• Groklaw and the Shared Source Licenses

    GoddersUK wrote:
    
    wkempf wrote:
    
    A) I didn't write that.  I quoted that with appropriate attibutions.  Sloppy reply here.


    Sorry I just hit quote. I'll edit my previous post.

    wkempf wrote:
    B) The quote with no remarks doesn't say a whole heck of a lot.  What's your point?


    Shared and open source are different... The article is complaining about MS shared source liscence because it doesn't fulfill open source requirments.


    I'll make this simple for you.  The article is wrong.  Microsoft only submitted two licenses, both of which fullfill the four requirements for an Open Source license, as defined by the OSI.  In fact, they are very similar to the BSD license already considered to be an Open Source license.

    Oh, that argument fell flat.  Well, let's try another!  Let's dismiss these because they are similar to other Open Source licenses then!

    I'm sorry, this is nothing but FUD.  Lame FUD at that, and the ironic thing is it's not conducive to what the aims of the OSI (and the FSF) are supposed to be, even if it makes the OS bigots happy as clams to stick it to Microsoft.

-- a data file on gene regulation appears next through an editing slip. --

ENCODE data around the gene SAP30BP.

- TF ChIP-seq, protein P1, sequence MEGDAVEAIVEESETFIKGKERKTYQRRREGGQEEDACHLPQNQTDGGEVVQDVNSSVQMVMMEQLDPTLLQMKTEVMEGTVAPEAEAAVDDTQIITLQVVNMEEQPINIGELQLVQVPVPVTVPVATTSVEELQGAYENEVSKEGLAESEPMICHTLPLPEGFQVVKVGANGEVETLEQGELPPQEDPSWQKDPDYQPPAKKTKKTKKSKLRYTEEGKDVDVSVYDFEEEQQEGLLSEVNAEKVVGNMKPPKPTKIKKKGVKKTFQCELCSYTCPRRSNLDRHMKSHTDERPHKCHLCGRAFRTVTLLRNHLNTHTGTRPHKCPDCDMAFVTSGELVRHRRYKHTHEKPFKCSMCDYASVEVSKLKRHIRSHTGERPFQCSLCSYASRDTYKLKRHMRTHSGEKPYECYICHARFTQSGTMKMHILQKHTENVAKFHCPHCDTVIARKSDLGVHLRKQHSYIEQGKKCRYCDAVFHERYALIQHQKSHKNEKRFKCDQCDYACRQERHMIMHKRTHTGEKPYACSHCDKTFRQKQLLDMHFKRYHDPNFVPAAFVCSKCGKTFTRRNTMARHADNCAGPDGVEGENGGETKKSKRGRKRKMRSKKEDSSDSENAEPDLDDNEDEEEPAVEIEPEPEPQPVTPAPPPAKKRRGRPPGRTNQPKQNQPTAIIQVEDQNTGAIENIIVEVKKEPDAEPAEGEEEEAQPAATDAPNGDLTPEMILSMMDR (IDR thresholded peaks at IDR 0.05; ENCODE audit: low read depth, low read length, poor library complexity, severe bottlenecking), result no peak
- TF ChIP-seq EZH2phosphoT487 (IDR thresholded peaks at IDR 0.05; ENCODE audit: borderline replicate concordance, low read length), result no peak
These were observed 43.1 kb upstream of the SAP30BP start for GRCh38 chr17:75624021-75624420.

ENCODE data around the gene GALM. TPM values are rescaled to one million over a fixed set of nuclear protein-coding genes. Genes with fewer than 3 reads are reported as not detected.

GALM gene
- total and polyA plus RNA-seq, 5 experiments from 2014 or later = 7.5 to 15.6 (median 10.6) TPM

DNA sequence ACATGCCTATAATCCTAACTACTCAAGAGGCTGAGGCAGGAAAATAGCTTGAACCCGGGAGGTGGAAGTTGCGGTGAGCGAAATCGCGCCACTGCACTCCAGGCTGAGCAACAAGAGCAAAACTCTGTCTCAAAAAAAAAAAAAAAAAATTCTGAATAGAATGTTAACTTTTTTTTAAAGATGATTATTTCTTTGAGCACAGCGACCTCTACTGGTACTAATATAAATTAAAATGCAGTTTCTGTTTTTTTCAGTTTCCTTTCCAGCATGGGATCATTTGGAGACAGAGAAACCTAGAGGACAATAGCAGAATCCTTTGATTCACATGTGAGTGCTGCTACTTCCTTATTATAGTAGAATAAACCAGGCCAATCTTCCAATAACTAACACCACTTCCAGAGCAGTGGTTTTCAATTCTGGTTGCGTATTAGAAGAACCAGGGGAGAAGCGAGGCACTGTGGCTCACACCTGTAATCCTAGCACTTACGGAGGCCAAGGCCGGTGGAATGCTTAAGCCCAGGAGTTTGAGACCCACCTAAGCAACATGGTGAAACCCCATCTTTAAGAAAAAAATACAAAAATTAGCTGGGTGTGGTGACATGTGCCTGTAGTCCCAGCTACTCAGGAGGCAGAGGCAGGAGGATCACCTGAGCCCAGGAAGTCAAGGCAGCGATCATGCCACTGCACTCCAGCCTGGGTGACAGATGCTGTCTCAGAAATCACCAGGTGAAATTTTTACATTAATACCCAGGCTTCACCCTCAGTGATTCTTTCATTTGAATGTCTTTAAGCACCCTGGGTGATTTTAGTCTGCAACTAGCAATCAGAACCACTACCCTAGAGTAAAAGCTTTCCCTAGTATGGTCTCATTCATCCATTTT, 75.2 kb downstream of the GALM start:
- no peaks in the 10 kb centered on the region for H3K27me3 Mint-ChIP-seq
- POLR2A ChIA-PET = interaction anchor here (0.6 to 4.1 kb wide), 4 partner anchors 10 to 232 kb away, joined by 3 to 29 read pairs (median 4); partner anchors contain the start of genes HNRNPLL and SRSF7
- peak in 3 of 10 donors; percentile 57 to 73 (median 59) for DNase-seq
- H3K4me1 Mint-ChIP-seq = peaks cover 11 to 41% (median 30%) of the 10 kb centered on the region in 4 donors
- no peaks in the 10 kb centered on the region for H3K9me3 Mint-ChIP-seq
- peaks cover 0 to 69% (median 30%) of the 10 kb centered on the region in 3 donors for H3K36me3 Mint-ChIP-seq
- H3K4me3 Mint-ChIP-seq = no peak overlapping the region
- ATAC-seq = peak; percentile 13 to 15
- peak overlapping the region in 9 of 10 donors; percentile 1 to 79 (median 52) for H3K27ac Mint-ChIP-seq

• Groklaw and the Shared Source Licenses

    GoddersUK wrote:
    
    wkempf wrote:
    ... shared-source licenses that restrict source code to running only on the Windows operating system would contravene a fundamental tenet of open-source licenses ...


    A) I didn't write that.  I quoted that with appropriate attibutions.  Sloppy reply here.

    B) The quote with no remarks doesn't say a whole heck of a lot.  What's your point?

    C) As I said, the quote is not accurate, if not flat out purposefully incorrect.  The majority of the licenses don't restrict source code to running only on the Windows operating system, and in fact, none of the ones submitted to the OSI do.  This is FUD and purposeful spinning.